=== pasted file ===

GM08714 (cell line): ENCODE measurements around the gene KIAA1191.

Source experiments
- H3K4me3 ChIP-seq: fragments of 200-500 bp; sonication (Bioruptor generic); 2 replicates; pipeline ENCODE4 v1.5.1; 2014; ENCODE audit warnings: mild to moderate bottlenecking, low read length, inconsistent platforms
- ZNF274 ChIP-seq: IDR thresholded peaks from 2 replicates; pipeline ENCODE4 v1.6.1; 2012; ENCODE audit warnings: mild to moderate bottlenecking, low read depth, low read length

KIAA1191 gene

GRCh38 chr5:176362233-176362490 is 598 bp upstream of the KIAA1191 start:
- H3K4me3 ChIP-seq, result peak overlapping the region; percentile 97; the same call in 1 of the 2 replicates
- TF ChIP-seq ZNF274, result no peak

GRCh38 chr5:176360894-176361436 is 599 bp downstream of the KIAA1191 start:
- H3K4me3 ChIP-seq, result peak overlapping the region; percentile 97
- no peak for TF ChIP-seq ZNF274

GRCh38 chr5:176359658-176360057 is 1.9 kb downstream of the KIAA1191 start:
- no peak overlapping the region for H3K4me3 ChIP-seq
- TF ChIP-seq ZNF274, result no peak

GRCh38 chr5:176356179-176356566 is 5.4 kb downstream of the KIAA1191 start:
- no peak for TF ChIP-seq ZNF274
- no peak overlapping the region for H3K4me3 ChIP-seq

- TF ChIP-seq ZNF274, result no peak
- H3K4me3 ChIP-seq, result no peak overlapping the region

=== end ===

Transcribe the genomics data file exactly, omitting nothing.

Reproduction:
GM08714 (cell line): ENCODE measurements around the gene KIAA1191.

Source experiments
- H3K4me3 ChIP-seq: fragments of 200-500 bp; sonication (Bioruptor generic); 2 replicates; pipeline ENCODE4 v1.5.1; 2014; ENCODE audit warnings: mild to moderate bottlenecking, low read length, inconsistent platforms
- ZNF274 ChIP-seq: IDR thresholded peaks from 2 replicates; pipeline ENCODE4 v1.6.1; 2012; ENCODE audit warnings: mild to moderate bottlenecking, low read depth, low read length

KIAA1191 gene

GRCh38 chr5:176362233-176362490 is 598 bp upstream of the KIAA1191 start:
- H3K4me3 ChIP-seq, result peak overlapping the region; percentile 97; the same call in 1 of the 2 replicates
- TF ChIP-seq ZNF274, result no peak

GRCh38 chr5:176360894-176361436 is 599 bp downstream of the KIAA1191 start:
- H3K4me3 ChIP-seq, result peak overlapping the region; percentile 97
- no peak for TF ChIP-seq ZNF274

GRCh38 chr5:176359658-176360057 is 1.9 kb downstream of the KIAA1191 start:
- no peak overlapping the region for H3K4me3 ChIP-seq
- TF ChIP-seq ZNF274, result no peak

GRCh38 chr5:176356179-176356566 is 5.4 kb downstream of the KIAA1191 start:
- no peak for TF ChIP-seq ZNF274
- no peak overlapping the region for H3K4me3 ChIP-seq

- TF ChIP-seq ZNF274, result no peak
- H3K4me3 ChIP-seq, result no peak overlapping the region